• Never remove all the foliage when dead-heading/summer pruning – here’s a recent email enquiry:
“A lady up here (central N.S.W.) has a very old overgrown rose. It has some lovely water shoots on it, is it too late to cut the old wood back???”

ANSWER:  It’s never too late to remove old wood from a rose which is rejuvenating by producing healthy water shoots … however, because of the potential of hot sun burning newly cut stems, be sure to cover them – some shade mesh would do the trick – you don’t want to cause sunburn on newly cut branches!  If the new water shoots have good foliage cover on them, that foliage would be adequate to stop any sun burn.  Go for it … cheers

If you grow RUGOSA ROSES, now is the time to harvest their summer crop of hips to make ROSE HIP JAM … in exchange for a jar of jam, I would be happy to pick our rose hips and forward them to the adventurous jam-maker.  Please contact me on 03-5787 1123 if you’re interested in this barter!

In closing … we’ll obviously see you at the Rose Farm soon to take advantage of this great Mid-Summer offer!  The roses look sensationally healthy and blooming profusely; they are more than ready and waiting to be planted in your garden … ooh, the joy of an instant rose garden during this wonderful summer.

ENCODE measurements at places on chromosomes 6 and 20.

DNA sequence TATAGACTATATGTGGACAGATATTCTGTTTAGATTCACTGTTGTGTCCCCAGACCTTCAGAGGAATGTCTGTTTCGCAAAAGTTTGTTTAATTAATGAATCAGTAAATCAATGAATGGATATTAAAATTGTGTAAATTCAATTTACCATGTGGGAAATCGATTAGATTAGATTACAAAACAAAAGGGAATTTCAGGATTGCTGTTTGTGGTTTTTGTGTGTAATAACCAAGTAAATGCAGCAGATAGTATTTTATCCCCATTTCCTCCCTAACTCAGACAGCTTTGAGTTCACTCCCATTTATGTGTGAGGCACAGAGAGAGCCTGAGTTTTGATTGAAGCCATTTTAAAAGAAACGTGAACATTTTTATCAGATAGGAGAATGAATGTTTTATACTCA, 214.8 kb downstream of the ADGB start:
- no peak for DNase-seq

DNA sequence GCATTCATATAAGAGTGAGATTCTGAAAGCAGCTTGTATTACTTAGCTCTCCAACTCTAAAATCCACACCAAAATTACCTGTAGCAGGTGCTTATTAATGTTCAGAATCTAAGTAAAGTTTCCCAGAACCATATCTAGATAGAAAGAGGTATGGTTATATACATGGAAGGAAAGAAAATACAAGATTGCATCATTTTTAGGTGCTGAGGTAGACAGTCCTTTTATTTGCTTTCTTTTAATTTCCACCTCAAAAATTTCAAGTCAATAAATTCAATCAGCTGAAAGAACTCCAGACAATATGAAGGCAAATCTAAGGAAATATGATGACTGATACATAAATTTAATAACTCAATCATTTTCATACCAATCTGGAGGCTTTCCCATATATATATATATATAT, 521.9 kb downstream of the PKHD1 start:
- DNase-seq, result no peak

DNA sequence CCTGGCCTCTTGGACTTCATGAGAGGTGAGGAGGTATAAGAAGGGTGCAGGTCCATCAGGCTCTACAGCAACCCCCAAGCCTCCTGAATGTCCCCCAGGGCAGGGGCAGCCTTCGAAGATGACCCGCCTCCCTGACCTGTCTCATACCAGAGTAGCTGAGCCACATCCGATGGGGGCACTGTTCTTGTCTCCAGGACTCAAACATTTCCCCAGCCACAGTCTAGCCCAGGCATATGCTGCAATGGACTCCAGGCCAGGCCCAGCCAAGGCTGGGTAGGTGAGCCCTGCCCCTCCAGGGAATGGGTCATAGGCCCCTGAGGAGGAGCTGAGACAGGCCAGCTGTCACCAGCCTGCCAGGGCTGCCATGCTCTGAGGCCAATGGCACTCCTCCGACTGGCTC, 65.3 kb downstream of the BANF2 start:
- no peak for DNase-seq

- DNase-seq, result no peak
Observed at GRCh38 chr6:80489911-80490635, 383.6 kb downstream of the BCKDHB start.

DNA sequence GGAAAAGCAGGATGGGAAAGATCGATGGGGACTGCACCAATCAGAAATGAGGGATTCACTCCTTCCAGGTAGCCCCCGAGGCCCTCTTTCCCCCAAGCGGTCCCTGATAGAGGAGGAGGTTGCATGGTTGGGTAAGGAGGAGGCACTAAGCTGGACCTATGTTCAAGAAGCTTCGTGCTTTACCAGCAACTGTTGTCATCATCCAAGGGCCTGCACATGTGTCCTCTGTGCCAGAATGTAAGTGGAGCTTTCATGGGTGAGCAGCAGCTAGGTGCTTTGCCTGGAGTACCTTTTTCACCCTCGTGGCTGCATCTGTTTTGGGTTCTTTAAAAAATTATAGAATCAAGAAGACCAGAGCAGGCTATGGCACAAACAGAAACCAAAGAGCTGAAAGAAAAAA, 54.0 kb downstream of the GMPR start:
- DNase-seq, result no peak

~ Cheers from Graham, Diana & Mooi at CLONBINANE



ROSE RAMBLER … 08.01.2015

Hello dear rose friends and welcome to the excitement of a whole brand new year – may you enjoy lots of pleasure in your garden with good health and loving throughout 2015.

We hosted my Rotary Club Christmas party here at the Rose Farm and had the most extraordinary fun doing a snail race … the snails were marked with little stickers and we had to remember which sticker was attached to the snail we ‘bought’.  The snails were placed in a bucket and first snail to reach the top was the winner – talk about laugh!  After a few races, we had to wake the snails up by putting some water in the bucket after which, they went like rockets!!!

I shared this fun with a friend in Queensland and she told me they put frogs in a circle and the first frog out of the circle is the winner … we have lots of frogs in our garden because we don’t use lethal chemical weedicides/pesticides and when our grandchildren visit, it’s the first thing they do … find frogs and make a ‘habitat’ (container with grass, sand, sticks, etc.) add a skink (lizard), and other bugs.  We’ll be doing races with frogs next!